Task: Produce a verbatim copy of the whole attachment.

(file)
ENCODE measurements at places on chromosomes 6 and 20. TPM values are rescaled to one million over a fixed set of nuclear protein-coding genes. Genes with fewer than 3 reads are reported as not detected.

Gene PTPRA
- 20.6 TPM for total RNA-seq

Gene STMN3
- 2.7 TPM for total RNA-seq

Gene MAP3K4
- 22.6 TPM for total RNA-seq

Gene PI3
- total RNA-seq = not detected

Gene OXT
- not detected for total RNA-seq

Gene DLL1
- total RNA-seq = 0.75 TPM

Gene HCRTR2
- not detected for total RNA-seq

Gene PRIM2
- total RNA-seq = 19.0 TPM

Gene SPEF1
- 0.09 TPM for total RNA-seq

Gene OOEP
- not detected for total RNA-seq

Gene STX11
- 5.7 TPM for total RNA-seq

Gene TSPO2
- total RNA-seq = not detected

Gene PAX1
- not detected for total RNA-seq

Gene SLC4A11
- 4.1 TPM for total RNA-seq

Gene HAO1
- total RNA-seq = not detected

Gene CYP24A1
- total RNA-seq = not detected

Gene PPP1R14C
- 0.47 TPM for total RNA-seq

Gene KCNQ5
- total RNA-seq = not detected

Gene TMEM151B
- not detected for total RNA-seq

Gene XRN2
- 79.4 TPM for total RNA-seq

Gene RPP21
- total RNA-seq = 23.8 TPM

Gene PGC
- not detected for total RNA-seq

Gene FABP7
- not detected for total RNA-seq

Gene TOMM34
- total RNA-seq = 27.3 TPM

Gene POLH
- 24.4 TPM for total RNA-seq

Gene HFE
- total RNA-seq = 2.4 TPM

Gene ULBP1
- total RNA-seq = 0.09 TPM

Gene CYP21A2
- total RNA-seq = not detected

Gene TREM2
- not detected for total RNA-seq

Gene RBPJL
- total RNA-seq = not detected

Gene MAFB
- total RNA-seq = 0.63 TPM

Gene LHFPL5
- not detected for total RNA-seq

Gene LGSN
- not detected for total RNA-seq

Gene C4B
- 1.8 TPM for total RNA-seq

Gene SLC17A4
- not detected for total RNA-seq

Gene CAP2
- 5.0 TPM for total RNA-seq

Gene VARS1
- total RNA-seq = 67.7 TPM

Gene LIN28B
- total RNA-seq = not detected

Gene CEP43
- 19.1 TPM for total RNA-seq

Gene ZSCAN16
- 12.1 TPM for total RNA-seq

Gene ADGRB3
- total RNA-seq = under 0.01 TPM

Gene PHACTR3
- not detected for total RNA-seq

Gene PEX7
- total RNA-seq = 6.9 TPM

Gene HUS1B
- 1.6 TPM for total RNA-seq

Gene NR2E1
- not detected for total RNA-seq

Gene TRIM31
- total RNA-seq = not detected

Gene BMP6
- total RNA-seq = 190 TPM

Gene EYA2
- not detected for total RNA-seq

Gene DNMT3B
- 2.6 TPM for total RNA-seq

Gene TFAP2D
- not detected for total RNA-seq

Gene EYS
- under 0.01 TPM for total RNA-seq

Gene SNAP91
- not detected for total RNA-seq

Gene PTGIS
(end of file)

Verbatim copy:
ENCODE measurements at places on chromosomes 6 and 20. TPM values are rescaled to one million over a fixed set of nuclear protein-coding genes. Genes with fewer than 3 reads are reported as not detected.

Gene PTPRA
- 20.6 TPM for total RNA-seq

Gene STMN3
- 2.7 TPM for total RNA-seq

Gene MAP3K4
- 22.6 TPM for total RNA-seq

Gene PI3
- total RNA-seq = not detected

Gene OXT
- not detected for total RNA-seq

Gene DLL1
- total RNA-seq = 0.75 TPM

Gene HCRTR2
- not detected for total RNA-seq

Gene PRIM2
- total RNA-seq = 19.0 TPM

Gene SPEF1
- 0.09 TPM for total RNA-seq

Gene OOEP
- not detected for total RNA-seq

Gene STX11
- 5.7 TPM for total RNA-seq

Gene TSPO2
- total RNA-seq = not detected

Gene PAX1
- not detected for total RNA-seq

Gene SLC4A11
- 4.1 TPM for total RNA-seq

Gene HAO1
- total RNA-seq = not detected

Gene CYP24A1
- total RNA-seq = not detected

Gene PPP1R14C
- 0.47 TPM for total RNA-seq

Gene KCNQ5
- total RNA-seq = not detected

Gene TMEM151B
- not detected for total RNA-seq

Gene XRN2
- 79.4 TPM for total RNA-seq

Gene RPP21
- total RNA-seq = 23.8 TPM

Gene PGC
- not detected for total RNA-seq

Gene FABP7
- not detected for total RNA-seq

Gene TOMM34
- total RNA-seq = 27.3 TPM

Gene POLH
- 24.4 TPM for total RNA-seq

Gene HFE
- total RNA-seq = 2.4 TPM

Gene ULBP1
- total RNA-seq = 0.09 TPM

Gene CYP21A2
- total RNA-seq = not detected

Gene TREM2
- not detected for total RNA-seq

Gene RBPJL
- total RNA-seq = not detected

Gene MAFB
- total RNA-seq = 0.63 TPM

Gene LHFPL5
- not detected for total RNA-seq

Gene LGSN
- not detected for total RNA-seq

Gene C4B
- 1.8 TPM for total RNA-seq

Gene SLC17A4
- not detected for total RNA-seq

Gene CAP2
- 5.0 TPM for total RNA-seq

Gene VARS1
- total RNA-seq = 67.7 TPM

Gene LIN28B
- total RNA-seq = not detected

Gene CEP43
- 19.1 TPM for total RNA-seq

Gene ZSCAN16
- 12.1 TPM for total RNA-seq

Gene ADGRB3
- total RNA-seq = under 0.01 TPM

Gene PHACTR3
- not detected for total RNA-seq

Gene PEX7
- total RNA-seq = 6.9 TPM

Gene HUS1B
- 1.6 TPM for total RNA-seq

Gene NR2E1
- not detected for total RNA-seq

Gene TRIM31
- total RNA-seq = not detected

Gene BMP6
- total RNA-seq = 190 TPM

Gene EYA2
- not detected for total RNA-seq

Gene DNMT3B
- 2.6 TPM for total RNA-seq

Gene TFAP2D
- not detected for total RNA-seq

Gene EYS
- under 0.01 TPM for total RNA-seq

Gene SNAP91
- not detected for total RNA-seq

Gene PTGIS